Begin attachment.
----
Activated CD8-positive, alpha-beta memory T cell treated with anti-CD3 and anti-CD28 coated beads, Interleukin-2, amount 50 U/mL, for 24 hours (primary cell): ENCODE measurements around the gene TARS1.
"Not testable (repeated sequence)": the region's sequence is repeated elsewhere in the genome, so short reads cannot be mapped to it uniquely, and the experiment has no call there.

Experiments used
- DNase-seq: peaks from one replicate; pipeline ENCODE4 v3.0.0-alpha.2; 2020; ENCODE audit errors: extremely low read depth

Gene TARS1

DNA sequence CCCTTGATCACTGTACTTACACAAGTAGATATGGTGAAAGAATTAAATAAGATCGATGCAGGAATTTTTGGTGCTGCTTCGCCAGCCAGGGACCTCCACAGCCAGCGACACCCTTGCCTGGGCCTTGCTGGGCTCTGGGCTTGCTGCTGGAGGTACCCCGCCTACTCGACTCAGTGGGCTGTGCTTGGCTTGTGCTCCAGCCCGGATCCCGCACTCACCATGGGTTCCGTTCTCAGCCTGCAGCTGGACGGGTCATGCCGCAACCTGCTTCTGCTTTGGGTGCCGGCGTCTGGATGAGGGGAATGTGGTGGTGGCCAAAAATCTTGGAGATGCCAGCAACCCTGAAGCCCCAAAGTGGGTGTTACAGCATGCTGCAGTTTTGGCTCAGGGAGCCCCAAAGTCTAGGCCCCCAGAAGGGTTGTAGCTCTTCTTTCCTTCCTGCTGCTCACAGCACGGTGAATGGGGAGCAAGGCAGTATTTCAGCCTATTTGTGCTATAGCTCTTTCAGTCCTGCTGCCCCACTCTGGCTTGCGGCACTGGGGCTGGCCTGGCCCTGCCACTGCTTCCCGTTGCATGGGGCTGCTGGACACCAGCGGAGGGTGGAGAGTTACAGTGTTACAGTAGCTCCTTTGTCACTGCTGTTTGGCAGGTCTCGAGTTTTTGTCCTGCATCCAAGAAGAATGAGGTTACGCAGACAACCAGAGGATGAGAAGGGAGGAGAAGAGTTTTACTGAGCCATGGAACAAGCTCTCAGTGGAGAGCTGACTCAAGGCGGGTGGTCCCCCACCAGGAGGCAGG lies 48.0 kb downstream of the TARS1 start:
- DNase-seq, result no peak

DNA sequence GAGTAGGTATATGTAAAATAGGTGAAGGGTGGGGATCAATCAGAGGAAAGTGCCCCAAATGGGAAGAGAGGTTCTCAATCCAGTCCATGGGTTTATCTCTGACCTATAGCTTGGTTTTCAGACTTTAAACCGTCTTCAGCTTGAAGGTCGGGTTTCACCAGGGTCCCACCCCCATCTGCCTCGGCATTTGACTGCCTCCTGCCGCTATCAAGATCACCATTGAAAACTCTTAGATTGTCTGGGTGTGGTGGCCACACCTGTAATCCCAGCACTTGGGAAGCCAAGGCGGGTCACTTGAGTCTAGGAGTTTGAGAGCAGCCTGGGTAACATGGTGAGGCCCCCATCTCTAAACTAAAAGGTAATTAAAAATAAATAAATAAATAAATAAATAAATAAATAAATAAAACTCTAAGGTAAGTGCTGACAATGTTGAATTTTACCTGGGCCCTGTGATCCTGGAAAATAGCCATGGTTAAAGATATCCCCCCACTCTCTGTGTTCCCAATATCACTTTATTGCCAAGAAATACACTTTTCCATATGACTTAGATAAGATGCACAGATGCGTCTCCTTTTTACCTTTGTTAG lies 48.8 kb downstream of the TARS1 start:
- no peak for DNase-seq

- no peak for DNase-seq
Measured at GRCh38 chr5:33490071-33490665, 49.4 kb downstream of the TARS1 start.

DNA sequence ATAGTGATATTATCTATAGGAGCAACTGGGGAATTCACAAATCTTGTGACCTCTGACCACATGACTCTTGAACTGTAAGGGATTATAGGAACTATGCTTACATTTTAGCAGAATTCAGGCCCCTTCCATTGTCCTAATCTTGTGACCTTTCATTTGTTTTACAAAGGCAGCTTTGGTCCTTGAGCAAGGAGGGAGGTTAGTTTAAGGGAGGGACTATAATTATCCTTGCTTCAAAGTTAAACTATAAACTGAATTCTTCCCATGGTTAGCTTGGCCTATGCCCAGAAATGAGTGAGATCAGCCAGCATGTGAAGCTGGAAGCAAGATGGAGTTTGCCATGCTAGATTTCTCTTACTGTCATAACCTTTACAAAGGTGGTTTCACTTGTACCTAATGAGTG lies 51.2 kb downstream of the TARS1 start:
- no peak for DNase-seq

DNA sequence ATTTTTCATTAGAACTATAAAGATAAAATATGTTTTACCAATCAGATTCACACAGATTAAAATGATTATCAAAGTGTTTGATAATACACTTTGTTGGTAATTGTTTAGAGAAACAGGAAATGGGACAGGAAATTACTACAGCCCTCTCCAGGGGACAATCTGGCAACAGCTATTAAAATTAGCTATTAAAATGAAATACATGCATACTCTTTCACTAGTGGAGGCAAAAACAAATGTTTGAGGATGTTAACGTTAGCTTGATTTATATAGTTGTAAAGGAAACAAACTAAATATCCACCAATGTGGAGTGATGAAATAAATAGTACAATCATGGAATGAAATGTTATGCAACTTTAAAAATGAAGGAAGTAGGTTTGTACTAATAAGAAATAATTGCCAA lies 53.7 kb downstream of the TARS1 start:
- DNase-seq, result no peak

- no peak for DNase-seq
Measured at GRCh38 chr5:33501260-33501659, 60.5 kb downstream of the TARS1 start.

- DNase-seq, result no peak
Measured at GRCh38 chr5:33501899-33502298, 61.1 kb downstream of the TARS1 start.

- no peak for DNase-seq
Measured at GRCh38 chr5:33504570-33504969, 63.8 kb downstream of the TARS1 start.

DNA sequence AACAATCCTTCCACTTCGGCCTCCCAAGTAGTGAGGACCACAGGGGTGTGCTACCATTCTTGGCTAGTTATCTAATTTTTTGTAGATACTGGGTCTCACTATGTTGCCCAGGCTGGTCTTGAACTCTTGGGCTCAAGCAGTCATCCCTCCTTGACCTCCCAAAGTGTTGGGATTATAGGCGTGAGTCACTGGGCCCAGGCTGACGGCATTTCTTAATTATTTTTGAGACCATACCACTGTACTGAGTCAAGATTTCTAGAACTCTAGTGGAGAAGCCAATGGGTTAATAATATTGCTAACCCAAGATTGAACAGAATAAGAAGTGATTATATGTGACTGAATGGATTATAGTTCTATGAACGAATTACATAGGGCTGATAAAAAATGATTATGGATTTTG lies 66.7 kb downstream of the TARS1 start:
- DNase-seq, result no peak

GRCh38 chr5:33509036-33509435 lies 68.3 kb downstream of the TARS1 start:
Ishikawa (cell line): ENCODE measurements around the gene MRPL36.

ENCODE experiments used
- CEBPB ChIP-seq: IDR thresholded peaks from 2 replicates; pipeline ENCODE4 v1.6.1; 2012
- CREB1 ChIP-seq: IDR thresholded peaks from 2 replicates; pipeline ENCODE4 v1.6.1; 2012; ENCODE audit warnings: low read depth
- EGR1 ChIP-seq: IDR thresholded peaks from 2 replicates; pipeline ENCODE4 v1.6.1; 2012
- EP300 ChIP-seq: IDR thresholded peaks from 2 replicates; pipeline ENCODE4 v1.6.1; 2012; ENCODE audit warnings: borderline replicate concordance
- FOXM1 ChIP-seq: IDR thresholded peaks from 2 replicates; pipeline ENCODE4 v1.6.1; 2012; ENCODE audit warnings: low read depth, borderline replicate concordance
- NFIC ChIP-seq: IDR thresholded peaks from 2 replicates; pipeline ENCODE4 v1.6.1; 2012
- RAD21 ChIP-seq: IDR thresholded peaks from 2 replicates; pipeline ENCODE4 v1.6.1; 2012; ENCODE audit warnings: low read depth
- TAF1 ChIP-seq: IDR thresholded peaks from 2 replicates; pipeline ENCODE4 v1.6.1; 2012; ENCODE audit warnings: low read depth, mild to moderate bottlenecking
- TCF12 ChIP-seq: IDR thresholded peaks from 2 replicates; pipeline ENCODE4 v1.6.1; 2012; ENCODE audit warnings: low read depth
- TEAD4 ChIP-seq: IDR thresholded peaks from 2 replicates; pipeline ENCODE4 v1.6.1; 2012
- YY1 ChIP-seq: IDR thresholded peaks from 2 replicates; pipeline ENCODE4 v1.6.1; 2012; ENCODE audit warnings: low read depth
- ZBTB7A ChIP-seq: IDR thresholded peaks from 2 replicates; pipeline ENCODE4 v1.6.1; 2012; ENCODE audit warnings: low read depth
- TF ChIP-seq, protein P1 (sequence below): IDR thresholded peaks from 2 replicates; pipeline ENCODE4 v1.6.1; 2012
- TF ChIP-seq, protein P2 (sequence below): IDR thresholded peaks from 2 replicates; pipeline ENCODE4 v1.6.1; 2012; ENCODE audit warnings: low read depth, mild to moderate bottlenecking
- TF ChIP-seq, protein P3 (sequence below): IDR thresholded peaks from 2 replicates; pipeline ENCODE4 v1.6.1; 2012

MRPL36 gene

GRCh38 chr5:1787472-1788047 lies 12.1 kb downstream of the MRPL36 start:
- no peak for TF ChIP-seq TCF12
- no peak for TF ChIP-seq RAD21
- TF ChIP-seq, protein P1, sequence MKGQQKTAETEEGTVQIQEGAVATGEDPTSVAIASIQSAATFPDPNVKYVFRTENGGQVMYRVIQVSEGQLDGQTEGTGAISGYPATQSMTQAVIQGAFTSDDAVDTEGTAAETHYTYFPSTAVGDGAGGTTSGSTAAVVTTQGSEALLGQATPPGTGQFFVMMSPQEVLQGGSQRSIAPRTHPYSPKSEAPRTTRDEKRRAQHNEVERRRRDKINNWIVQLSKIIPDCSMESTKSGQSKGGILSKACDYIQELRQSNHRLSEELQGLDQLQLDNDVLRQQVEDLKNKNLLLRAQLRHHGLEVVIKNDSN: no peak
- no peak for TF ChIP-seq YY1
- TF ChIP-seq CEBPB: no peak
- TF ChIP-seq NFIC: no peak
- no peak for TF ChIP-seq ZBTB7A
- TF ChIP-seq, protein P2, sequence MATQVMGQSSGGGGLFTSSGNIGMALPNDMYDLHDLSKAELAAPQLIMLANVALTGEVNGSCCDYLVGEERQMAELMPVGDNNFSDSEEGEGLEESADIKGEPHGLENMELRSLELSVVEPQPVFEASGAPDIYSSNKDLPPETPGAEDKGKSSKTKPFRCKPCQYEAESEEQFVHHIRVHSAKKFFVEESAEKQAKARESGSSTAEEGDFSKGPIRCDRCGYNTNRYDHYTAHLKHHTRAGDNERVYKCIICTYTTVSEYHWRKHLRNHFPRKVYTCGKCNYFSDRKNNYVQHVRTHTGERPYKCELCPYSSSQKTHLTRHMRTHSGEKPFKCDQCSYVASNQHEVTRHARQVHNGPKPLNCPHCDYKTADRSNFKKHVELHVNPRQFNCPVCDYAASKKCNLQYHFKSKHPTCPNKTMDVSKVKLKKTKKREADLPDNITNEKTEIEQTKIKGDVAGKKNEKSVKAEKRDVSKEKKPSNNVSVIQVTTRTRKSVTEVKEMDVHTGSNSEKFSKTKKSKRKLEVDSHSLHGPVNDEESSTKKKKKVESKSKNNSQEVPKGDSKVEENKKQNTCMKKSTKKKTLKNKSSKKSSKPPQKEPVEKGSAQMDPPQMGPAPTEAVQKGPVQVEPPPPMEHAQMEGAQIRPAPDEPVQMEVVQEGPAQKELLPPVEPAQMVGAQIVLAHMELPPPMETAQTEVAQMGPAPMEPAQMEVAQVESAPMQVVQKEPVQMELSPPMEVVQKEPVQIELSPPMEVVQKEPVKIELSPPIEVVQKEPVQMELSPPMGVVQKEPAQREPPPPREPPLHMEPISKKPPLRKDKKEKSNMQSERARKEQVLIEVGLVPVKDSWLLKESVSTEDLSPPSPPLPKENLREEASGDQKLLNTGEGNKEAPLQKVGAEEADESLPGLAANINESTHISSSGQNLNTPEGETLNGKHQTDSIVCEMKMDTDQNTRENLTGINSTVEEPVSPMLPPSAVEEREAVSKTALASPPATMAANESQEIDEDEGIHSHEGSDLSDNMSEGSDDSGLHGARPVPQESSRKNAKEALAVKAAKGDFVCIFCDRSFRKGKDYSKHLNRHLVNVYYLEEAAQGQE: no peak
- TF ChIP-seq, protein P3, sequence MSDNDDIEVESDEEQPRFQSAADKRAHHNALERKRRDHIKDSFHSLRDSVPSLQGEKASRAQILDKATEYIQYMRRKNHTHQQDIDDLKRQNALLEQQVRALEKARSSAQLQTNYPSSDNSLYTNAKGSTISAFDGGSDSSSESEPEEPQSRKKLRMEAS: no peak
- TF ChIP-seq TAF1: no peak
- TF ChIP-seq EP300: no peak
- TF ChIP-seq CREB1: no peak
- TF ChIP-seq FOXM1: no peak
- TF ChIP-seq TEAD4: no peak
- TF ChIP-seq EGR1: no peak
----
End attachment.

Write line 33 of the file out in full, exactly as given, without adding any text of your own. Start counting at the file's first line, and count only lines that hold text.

- RAD21 ChIP-seq: IDR thresholded peaks from 2 replicates; pipeline ENCODE4 v1.6.1; 2012; ENCODE audit warnings: low read depth